WhatsApp is giving its 400 million users in India a deadline of February 8 to accept the new policy

New Delhi:

WhatsApp’s new privacy policy has kicked up a storm. There have been major concerns about the instant messaging app’s data collection which is huge as compared to other apps. WhatsApp will now share more data with parent company Facebook which has raised security concerns.

With the growing apprehensions, there has been buzz about switching to other apps like Telegram and Signal. Tesla CEO Elon Musk’s “Use Signal” tweet also led to a landslide signup for Signal app, which seems to be the most private messaging app and doesn’t collect any user data, as per the privacy details highlighted on the Apple app store.

Signal is a well-known privacy-focused messaging app, that is widely used by security experts, privacy researchers, academics, and journalists around the world. The Signal protocol also underpins WhatsApp’s end-to-end encryption, although one key difference is that Signal is open source, while WhatsApp is not.

The app store data shows that the Messenger app acquires the most data, followed by WhatsApp. The list of data both apps collect includes users’ purchase history, financial information, location details, contacts, phone number, email address, and usage data, among others.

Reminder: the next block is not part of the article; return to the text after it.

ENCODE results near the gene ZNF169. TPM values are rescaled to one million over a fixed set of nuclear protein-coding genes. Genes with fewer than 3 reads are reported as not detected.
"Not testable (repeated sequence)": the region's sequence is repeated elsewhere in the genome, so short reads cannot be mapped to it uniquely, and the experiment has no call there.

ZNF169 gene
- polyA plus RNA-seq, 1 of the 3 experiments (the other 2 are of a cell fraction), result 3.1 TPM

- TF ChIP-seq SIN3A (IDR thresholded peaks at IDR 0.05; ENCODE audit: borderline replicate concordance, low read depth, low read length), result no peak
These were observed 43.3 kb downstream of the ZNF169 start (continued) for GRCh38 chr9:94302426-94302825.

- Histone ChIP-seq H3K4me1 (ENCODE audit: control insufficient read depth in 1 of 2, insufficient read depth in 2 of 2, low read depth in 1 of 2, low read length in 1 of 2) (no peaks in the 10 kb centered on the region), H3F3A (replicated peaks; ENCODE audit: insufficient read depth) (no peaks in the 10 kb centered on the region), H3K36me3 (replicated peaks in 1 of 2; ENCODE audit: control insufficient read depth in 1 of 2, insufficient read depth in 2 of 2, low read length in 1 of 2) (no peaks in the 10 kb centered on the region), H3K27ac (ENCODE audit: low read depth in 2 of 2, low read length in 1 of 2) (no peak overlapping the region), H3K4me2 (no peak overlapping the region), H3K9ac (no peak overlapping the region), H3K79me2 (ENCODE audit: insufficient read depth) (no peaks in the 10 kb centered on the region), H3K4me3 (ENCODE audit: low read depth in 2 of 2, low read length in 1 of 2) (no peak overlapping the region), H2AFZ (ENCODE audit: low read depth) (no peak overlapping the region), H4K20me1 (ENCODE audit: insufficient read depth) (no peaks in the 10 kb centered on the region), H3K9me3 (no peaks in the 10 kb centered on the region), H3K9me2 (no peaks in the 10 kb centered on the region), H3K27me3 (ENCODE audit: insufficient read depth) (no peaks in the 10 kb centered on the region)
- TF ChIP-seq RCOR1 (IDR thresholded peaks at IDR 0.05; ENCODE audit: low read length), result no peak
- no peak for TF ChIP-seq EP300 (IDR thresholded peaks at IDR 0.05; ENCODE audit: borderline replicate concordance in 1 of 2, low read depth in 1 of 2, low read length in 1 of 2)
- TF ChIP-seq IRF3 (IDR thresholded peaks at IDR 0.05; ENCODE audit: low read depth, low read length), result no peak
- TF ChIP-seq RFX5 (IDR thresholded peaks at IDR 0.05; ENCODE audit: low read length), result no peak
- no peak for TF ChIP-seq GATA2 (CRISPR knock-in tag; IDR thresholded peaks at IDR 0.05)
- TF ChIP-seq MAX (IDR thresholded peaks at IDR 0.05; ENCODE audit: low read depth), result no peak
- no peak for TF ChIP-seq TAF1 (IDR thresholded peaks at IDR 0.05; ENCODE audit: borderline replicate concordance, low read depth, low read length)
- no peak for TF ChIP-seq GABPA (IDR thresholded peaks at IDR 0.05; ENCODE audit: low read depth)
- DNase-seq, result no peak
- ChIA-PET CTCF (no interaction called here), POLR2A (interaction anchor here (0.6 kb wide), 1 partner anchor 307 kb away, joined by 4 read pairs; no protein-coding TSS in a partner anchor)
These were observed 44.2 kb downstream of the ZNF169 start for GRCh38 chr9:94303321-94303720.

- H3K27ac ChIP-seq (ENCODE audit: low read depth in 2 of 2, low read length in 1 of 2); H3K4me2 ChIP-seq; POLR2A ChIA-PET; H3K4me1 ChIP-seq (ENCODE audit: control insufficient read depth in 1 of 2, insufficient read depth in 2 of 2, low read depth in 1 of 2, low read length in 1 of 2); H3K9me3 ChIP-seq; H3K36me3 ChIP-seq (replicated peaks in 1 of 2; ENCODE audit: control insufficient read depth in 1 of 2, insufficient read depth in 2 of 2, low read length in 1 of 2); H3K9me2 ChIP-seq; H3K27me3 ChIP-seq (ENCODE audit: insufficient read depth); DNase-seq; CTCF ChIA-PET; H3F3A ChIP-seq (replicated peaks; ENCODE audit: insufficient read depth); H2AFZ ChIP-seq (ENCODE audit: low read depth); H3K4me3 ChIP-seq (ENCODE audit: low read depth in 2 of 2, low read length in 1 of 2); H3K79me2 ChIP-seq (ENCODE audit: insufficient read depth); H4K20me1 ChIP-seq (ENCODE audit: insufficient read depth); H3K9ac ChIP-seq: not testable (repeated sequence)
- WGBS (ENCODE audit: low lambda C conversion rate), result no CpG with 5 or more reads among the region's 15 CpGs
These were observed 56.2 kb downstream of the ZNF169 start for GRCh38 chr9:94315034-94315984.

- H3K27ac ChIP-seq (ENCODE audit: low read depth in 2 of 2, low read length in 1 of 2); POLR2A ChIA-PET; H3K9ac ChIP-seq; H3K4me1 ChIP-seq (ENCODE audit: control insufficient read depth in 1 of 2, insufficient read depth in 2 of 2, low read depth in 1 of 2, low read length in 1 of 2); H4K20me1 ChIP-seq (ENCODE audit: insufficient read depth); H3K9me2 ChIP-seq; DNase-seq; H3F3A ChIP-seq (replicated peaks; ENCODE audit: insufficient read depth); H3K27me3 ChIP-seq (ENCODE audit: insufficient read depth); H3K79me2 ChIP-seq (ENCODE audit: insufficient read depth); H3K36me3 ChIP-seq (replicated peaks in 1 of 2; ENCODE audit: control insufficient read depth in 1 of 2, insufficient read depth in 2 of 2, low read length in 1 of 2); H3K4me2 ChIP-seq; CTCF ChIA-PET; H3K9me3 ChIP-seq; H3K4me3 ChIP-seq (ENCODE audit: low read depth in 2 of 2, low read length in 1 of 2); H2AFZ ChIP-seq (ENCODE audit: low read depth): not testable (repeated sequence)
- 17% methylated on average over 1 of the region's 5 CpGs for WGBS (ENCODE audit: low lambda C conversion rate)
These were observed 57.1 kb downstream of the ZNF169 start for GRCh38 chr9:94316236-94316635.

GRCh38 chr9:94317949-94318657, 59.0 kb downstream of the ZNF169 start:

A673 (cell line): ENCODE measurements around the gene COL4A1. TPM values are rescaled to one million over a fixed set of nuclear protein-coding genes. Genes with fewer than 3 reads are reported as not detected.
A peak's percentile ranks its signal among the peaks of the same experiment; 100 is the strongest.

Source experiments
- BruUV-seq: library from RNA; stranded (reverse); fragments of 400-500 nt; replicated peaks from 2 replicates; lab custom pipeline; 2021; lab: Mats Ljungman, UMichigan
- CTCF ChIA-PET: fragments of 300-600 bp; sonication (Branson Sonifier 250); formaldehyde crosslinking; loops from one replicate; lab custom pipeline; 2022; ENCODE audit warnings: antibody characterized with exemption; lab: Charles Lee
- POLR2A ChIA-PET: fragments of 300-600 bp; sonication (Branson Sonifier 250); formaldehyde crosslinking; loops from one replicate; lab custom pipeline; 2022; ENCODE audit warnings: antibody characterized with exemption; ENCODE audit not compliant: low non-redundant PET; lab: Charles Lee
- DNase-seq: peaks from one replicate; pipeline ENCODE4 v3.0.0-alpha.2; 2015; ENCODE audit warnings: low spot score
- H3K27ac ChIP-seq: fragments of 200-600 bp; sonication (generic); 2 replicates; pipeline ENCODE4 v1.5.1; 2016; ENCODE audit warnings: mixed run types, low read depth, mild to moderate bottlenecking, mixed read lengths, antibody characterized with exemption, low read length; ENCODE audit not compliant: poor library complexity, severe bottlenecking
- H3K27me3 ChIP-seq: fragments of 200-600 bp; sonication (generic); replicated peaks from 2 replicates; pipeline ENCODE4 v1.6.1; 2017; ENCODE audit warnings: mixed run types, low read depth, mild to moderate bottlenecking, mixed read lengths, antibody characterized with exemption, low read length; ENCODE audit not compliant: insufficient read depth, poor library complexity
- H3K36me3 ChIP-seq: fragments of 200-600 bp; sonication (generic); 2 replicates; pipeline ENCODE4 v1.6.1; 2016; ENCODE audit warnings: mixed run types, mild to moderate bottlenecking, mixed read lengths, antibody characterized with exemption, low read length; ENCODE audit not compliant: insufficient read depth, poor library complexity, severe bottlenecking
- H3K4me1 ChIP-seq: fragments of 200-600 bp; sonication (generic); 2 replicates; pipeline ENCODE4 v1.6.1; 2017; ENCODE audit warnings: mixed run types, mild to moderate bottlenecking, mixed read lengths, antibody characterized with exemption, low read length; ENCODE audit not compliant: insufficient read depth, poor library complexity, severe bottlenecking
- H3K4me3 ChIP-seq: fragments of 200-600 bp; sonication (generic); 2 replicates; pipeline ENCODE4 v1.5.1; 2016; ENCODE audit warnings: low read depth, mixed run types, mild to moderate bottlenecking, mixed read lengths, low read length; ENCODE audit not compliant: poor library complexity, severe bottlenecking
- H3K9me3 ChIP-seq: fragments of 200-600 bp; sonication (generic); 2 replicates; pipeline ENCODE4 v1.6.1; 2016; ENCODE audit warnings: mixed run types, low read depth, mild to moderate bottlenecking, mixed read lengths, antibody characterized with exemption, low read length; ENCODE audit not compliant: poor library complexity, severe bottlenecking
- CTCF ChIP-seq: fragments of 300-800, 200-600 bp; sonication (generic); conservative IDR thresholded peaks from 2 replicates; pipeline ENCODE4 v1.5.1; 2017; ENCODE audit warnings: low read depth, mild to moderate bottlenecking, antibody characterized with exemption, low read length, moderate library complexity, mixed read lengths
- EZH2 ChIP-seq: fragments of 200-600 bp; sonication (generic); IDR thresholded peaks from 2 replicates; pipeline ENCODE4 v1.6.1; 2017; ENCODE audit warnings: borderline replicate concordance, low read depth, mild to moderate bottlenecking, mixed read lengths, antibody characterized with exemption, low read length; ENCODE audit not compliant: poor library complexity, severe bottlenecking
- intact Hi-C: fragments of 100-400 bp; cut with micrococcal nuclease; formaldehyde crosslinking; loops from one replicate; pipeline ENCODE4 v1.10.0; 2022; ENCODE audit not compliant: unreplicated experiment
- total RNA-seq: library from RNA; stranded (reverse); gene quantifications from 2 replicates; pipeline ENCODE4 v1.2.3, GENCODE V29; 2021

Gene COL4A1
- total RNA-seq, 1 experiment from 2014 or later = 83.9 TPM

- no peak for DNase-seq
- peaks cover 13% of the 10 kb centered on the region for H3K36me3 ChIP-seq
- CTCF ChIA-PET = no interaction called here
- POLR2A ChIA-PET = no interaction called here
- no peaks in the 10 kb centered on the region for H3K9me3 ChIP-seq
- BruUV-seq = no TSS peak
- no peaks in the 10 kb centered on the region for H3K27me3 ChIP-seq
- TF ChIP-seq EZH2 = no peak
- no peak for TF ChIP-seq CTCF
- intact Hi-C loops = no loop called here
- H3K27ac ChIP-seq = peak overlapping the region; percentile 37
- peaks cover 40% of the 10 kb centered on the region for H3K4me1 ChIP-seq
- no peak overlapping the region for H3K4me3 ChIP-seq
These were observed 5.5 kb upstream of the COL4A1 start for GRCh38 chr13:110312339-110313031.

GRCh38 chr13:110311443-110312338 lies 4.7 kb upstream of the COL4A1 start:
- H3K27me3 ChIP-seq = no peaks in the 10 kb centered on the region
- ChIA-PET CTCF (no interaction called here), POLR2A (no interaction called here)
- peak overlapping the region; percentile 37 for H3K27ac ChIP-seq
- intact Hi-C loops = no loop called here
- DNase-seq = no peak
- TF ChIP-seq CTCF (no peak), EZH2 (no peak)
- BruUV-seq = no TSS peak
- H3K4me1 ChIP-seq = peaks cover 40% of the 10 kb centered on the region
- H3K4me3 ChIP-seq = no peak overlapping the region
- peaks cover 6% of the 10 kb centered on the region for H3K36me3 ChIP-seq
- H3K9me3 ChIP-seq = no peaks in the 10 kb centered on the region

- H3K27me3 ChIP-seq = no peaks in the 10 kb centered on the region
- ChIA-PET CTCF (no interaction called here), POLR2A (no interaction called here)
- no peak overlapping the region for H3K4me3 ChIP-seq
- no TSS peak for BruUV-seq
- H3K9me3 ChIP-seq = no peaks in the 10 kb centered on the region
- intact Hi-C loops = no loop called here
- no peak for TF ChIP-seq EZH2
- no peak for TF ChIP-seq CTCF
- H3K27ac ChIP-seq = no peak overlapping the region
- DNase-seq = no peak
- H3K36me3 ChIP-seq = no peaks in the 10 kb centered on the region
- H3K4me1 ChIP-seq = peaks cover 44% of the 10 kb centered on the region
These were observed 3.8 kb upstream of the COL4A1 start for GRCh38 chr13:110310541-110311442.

Messenger, in addition to these, also collects your photos, videos and audio data, search and browsing history and other sensitive information.


As compared to WhatsApp or Messenger, Signal collects no data whatsoever. The only personal data Signal stores is your phone number, and it makes no attempt to link that to your identity. Telegram collects contact information, contacts and user ID which is still minuscule compared to the data the Mark Zuckerberg-owned companies collect.

WhatsApp is giving its 400 million users in India a deadline of February 8, 2021 to accept the new policy or delete your account.

Signal said the verification codes for signing up was delayed due to the unprecedented influx of new users. The surge is believed to be caused by Elon Musk’s endorsement of the app yesterday.

“We are working with carriers to resolve this as quickly as possible,” the non-profit foundation said in a tweet on Thursday. The issue has been resolved now.

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